We did not buy a lot of souvenirs. Not that we were out of money; but there wasn't too much worth while, and if it was, we would have had trouble to get it safely over the flight. I took back these dishes, hand painted, in my cabin rucksack, wrapped into a traditional hamam towel, the thing people wear in the steam bath.
On auntie's lanai, I discovered this wonderful grid, very simply made, yet with a surprising effect.
-- Something you see most everywhere: The use of solar energy. Almost all the hot water in households and hotels is produced by means of solar panels and stored in metal barrels on the rooftops. Even old and poor looking houses are equipped with such devices, maybe less shining and new than these.
Before the use of solar energy started, Turkey had a serious problem with illegal wood chopping; this is solved, as far as I know.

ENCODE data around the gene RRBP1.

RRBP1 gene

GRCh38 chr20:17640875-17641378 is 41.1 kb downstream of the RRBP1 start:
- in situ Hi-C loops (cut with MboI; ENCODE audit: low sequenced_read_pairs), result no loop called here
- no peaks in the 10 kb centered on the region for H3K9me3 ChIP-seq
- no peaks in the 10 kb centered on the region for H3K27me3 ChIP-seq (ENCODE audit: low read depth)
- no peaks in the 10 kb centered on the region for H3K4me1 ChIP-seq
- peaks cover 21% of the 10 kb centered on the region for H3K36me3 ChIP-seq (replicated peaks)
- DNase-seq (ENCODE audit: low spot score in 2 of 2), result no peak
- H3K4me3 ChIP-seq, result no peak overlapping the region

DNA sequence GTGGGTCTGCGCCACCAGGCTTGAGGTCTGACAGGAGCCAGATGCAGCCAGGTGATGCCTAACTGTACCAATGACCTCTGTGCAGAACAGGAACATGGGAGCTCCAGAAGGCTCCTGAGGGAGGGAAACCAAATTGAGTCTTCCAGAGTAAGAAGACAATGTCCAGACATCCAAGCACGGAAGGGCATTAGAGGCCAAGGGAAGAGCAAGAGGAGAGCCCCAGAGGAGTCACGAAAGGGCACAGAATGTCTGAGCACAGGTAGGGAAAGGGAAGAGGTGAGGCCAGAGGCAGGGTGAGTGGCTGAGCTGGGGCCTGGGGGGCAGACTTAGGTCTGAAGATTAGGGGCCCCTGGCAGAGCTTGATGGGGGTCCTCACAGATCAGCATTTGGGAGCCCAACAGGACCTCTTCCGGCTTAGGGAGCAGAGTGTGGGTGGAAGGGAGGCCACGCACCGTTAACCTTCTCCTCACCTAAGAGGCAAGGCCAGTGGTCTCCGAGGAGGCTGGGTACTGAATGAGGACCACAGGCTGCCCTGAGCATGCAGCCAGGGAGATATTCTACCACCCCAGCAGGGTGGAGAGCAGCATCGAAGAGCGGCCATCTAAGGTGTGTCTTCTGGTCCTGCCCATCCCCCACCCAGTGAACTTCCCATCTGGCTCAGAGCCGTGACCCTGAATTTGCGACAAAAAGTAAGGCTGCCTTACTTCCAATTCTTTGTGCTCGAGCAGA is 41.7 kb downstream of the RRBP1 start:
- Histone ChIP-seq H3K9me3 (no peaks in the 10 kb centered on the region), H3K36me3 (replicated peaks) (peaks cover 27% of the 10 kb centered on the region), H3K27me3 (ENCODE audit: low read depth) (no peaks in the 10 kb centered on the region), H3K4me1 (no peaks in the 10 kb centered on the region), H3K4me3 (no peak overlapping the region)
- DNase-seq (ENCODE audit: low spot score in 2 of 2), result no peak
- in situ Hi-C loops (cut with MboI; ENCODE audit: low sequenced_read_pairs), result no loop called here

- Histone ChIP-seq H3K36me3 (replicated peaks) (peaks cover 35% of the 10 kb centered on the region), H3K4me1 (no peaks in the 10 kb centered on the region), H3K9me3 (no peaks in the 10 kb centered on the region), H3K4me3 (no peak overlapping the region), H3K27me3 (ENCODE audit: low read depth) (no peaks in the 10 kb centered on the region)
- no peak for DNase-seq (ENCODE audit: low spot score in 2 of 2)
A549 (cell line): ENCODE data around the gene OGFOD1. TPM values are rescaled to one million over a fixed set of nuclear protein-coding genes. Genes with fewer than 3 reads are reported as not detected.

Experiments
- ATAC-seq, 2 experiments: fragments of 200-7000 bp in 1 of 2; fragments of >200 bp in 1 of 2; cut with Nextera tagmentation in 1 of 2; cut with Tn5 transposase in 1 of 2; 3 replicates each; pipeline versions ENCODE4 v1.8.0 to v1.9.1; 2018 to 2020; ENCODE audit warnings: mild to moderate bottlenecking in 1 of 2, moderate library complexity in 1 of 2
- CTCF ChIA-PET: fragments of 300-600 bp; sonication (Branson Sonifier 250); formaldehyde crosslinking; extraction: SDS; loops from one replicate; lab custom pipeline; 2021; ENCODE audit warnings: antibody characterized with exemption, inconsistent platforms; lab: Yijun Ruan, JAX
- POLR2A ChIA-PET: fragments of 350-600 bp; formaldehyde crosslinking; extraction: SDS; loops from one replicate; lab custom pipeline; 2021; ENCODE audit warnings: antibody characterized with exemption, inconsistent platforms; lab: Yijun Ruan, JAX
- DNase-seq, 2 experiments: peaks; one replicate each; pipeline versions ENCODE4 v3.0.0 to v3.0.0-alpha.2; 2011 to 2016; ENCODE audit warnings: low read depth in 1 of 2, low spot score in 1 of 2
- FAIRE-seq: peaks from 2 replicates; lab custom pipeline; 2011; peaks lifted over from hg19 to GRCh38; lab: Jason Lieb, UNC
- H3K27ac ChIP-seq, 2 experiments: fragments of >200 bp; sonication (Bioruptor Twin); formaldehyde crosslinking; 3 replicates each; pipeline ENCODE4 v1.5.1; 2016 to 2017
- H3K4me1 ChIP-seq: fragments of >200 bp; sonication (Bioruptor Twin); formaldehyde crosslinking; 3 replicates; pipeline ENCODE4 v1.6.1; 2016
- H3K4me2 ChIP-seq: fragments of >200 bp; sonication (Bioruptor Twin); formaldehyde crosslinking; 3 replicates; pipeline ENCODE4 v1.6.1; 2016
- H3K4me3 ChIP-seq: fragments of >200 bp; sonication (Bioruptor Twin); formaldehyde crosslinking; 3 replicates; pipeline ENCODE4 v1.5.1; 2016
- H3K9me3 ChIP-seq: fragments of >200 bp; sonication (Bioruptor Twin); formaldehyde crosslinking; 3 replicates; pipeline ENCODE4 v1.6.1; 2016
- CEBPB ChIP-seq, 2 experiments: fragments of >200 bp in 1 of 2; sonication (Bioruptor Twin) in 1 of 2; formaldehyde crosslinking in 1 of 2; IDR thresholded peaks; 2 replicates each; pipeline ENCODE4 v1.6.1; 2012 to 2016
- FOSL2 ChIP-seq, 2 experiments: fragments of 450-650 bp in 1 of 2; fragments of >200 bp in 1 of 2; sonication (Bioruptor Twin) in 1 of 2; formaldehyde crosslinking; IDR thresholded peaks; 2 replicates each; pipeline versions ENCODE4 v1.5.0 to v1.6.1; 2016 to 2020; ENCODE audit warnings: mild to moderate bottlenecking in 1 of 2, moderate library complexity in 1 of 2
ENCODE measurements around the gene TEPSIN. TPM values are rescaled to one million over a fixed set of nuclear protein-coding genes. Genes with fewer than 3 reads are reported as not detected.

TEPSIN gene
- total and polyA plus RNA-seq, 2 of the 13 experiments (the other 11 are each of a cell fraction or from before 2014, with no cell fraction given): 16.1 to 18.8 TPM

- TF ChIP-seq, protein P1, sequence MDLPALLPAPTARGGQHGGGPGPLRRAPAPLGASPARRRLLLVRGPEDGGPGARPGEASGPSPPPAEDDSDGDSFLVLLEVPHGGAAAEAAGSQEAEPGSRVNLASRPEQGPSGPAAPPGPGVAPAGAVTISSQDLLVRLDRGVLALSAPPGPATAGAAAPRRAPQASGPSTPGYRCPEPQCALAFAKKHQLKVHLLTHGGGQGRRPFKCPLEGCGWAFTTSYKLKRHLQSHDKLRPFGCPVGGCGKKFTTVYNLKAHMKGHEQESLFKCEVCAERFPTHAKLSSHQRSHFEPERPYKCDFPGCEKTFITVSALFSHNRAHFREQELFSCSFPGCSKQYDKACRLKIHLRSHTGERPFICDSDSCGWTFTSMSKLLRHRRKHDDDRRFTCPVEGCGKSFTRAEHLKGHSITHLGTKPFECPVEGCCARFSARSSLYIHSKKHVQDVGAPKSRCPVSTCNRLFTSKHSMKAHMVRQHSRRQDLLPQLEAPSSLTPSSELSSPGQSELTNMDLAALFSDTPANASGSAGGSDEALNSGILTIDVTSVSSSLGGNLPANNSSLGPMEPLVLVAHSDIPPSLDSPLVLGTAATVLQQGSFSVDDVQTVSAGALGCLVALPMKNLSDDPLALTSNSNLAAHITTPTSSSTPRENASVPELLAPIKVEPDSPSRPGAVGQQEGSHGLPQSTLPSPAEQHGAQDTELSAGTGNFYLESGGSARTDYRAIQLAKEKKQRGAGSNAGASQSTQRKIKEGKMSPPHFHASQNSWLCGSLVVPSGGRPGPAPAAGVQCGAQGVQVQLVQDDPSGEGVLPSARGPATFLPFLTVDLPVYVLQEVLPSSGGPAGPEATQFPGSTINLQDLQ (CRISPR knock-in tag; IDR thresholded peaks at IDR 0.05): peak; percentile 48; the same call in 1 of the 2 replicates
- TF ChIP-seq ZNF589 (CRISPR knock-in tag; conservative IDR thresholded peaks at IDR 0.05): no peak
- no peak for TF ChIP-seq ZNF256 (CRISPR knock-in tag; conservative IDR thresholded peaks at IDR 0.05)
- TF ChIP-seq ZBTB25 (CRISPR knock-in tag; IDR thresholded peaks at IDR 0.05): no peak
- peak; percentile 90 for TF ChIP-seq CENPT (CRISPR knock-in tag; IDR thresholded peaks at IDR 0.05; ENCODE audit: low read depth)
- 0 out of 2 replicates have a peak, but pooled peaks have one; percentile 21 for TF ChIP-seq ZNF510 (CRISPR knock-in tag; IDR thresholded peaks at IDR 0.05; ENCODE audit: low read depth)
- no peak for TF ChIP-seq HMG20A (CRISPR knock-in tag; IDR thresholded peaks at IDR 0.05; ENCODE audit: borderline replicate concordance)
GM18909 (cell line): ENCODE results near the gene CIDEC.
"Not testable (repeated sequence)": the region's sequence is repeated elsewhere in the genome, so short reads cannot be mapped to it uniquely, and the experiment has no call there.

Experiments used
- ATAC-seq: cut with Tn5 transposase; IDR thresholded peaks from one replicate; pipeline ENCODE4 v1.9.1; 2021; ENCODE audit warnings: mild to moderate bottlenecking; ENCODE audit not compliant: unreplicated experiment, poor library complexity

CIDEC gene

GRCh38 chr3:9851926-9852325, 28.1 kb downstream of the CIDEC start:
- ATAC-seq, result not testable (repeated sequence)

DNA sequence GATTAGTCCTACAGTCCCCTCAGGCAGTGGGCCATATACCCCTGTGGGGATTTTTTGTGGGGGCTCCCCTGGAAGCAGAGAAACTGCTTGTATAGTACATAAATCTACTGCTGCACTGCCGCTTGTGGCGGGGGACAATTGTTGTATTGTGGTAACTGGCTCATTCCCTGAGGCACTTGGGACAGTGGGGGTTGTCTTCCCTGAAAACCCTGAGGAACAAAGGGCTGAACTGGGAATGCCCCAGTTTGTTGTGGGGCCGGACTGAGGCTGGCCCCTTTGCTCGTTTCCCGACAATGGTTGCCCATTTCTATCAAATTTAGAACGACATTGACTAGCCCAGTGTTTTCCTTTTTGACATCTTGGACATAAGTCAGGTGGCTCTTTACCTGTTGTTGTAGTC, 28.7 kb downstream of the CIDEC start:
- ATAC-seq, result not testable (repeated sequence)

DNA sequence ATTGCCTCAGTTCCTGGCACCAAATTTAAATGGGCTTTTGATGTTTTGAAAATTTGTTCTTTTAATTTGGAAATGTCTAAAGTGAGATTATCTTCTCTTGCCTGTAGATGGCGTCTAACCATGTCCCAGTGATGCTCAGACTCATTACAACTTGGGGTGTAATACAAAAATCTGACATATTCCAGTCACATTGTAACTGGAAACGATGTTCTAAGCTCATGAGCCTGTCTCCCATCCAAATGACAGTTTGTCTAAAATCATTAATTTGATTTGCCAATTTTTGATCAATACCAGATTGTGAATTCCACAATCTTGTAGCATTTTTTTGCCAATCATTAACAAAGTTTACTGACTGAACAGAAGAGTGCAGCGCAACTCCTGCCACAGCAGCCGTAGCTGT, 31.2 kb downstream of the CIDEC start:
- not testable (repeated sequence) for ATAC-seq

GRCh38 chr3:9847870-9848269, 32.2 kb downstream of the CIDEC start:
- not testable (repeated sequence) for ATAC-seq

Solar energy is almost entirely used to heat water. As for electricity, Turkey uses water power mostly, but also plans to build nuclear power stations. What for? They are flooded with sunshine!
Turkey is a modern country with all kinds of technical equipment, but on the other hand, there is no unemployment insurance, as we have it; the family has to support members who don't have a job.
Now the promised story. I was sitting in a beach chair, J was reading the "Golden Compass", I was doing my embroidery when I missed my scissors. Oh my. I started digging in the sand. The beach "janitor", an employee of our hotel, saw me and asked if he could help. Yes, please! He said, wait a minute, and came back with his beach "search engine", a rake with a wire basket which caught my scissors indeed after one or two strokes over the place where we had been sitting. Of course this help was followed by a proper tip.